Macroeconomic calculations using water

2009-06-07

in Economics, Geek stuff

On the New York Times website, there is a column about a water-based analog computer that was used to model the economy back in the 1950s:

Water flows through a series of clear pipes, mimicking the way that money flows through the economy. It lets you see (literally) what would happen if you lower tax rates or increase the money supply or whatever; just open a valve here or pull a lever there and the machine sloshes away, showing in real time how the water levels rise and fall in various tanks representing the growth in personal savings, tax revenue, and so on.

It’s both clever and amusing. Certainly, operating such a machine would have been less tedious than doing all the calculations with a pencil and paper. There is a video of the machine working on Cambridge University’s website.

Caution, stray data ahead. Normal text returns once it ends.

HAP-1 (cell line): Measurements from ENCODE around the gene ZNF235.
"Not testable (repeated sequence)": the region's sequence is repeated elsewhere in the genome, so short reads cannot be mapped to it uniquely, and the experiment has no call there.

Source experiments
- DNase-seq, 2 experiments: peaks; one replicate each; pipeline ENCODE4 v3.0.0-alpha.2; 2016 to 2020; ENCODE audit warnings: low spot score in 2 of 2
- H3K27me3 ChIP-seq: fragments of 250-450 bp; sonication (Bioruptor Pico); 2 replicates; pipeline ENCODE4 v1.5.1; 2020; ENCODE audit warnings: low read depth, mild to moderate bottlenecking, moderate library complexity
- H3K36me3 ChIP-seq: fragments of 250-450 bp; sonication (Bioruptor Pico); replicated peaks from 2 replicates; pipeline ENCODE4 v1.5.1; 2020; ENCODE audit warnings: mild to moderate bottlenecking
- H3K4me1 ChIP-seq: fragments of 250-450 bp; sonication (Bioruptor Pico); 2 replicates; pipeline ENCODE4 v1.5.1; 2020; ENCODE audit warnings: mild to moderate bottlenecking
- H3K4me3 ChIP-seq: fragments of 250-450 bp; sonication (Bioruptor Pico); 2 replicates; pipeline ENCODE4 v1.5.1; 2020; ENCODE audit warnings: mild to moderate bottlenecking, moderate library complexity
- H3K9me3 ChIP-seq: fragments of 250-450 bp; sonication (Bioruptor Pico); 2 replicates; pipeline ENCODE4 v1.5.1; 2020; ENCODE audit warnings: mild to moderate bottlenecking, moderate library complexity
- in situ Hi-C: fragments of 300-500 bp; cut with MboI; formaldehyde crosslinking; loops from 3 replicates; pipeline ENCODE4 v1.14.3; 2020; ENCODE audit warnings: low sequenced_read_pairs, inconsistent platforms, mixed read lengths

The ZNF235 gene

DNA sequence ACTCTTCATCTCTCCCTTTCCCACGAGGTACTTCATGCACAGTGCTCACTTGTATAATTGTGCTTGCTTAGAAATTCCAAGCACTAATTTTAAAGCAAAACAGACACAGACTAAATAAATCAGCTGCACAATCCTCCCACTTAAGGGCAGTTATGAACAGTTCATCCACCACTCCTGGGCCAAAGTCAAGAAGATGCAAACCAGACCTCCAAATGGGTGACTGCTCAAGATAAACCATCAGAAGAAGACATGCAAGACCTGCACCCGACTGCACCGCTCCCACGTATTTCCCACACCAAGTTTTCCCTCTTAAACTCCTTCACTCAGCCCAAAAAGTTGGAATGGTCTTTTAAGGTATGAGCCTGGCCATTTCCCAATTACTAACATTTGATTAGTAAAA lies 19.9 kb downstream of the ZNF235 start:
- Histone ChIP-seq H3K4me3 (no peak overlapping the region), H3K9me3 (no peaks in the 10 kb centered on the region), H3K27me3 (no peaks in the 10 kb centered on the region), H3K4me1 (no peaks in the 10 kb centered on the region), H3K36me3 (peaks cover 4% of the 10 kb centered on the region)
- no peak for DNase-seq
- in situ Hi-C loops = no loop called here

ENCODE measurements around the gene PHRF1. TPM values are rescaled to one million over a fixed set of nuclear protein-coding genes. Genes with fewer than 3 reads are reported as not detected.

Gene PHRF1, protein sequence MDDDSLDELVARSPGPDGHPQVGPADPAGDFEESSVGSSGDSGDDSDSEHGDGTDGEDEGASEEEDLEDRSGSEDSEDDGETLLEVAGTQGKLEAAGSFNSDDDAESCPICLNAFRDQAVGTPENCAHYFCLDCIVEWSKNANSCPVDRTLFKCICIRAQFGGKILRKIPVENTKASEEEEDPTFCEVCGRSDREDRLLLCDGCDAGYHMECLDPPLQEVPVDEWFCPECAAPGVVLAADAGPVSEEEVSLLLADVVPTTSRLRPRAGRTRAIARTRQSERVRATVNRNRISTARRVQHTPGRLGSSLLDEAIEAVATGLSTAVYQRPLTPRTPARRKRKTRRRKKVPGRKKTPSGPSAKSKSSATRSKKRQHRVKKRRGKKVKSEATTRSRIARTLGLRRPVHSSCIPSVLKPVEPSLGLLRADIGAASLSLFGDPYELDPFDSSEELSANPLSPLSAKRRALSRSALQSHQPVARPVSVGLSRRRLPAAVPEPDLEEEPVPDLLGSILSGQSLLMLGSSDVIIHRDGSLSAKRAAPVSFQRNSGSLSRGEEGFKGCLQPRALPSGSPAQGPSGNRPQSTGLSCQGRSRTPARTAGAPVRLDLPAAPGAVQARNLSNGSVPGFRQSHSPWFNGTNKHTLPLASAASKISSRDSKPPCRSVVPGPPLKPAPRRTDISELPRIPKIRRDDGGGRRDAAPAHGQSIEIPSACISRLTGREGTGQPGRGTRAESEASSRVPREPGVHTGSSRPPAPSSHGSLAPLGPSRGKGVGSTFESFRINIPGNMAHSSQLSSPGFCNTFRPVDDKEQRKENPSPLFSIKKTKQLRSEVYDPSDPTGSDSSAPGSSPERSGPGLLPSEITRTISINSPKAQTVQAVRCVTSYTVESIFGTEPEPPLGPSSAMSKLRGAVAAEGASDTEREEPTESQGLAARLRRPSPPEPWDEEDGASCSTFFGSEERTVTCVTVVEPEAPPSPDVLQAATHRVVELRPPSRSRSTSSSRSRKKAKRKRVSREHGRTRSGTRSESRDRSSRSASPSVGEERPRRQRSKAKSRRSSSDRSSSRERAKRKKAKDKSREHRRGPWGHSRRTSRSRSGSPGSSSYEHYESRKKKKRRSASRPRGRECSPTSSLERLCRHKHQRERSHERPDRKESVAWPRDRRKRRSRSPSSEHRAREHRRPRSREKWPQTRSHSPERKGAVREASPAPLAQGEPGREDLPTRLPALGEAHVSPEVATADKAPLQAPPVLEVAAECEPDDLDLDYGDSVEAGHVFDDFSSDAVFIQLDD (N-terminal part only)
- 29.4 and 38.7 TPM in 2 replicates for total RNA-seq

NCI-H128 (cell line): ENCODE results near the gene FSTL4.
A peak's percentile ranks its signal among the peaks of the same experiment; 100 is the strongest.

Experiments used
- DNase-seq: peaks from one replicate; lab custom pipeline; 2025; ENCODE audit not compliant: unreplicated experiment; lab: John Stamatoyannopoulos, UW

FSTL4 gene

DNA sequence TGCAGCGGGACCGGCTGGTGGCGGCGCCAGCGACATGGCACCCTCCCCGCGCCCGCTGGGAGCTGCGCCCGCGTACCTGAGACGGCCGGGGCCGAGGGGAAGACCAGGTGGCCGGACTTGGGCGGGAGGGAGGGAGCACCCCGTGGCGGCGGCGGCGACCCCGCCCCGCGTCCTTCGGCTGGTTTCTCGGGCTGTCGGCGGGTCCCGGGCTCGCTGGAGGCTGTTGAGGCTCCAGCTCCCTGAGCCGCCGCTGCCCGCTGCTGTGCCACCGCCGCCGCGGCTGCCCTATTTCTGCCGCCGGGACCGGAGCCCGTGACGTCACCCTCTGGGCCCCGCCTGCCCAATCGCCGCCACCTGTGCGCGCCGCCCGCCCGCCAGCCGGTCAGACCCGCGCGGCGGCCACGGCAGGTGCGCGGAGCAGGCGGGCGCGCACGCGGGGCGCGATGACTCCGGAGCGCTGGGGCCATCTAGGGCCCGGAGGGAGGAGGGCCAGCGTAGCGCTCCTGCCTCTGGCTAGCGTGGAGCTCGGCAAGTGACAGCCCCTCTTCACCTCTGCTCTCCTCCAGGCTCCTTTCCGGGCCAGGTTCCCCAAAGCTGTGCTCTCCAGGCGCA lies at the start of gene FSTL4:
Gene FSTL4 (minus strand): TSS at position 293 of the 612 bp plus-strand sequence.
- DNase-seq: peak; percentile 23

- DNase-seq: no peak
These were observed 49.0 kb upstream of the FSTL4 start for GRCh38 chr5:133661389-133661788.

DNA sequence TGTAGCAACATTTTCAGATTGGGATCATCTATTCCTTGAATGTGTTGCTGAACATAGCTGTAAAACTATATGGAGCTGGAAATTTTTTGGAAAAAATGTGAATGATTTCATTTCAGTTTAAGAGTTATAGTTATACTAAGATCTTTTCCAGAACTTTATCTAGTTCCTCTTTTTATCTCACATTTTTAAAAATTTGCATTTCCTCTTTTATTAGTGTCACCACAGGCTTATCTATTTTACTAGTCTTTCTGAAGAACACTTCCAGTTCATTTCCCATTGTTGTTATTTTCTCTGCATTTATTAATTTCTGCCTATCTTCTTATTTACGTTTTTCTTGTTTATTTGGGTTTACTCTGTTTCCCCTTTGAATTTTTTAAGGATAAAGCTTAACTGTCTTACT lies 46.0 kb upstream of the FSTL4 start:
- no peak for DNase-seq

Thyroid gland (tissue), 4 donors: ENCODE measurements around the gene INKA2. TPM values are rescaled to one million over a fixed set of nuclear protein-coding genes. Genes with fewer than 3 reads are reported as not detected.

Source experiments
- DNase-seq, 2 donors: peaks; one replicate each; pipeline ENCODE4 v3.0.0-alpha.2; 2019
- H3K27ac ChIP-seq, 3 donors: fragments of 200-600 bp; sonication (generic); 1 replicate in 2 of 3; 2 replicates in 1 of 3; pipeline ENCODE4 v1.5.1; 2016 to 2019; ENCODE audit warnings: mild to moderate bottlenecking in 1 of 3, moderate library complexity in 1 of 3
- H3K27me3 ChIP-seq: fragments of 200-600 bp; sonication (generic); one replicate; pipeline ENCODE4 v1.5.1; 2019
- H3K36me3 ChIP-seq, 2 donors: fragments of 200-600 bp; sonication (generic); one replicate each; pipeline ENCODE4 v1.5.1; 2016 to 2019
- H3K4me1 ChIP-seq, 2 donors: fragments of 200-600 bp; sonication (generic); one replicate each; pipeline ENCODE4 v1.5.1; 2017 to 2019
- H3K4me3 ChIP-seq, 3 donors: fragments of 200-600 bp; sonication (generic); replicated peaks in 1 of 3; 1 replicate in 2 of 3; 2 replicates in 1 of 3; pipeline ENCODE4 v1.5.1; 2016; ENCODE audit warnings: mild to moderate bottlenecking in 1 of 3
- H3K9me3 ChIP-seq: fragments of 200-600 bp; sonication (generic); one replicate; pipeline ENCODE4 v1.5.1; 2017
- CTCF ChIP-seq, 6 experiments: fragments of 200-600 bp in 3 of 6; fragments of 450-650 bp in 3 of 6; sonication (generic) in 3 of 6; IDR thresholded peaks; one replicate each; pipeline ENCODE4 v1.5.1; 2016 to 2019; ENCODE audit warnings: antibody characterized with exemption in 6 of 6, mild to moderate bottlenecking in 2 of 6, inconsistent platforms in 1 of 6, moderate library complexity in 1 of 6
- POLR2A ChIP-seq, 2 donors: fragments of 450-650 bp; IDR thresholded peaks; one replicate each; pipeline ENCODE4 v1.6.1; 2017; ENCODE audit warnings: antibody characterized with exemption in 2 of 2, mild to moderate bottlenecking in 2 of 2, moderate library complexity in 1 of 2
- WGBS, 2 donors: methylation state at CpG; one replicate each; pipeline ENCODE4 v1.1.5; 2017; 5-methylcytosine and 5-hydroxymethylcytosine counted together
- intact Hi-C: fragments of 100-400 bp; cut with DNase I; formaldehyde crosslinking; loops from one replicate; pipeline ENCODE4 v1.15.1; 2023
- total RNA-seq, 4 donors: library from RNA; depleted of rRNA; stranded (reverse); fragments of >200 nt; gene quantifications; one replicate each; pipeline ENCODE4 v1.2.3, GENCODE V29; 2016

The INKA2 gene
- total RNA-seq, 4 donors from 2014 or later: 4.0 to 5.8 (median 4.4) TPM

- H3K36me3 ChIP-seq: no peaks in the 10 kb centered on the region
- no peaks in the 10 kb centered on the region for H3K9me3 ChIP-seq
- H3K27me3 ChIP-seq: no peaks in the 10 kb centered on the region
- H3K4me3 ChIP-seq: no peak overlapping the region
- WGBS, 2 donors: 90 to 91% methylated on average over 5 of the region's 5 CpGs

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. June 8, 2009 at 12:19 pm

Science reinvents the economy: An economy in a computer
08 June 2009

Can we pack an entire economy, with all its complex human and political interactions, into a computer? Physicist Dirk Helbing of ETH thinks so – as long as we’re bold enough in going about it.

He points out that financial systems aren’t the only monsters we’ve let out of the box. How traffic flows in and around huge cities simply cannot be grasped by mathematical analysis, but computer models let millions of virtual vehicles interact on realistic road patterns – and often discover potential problems before they occur in reality.

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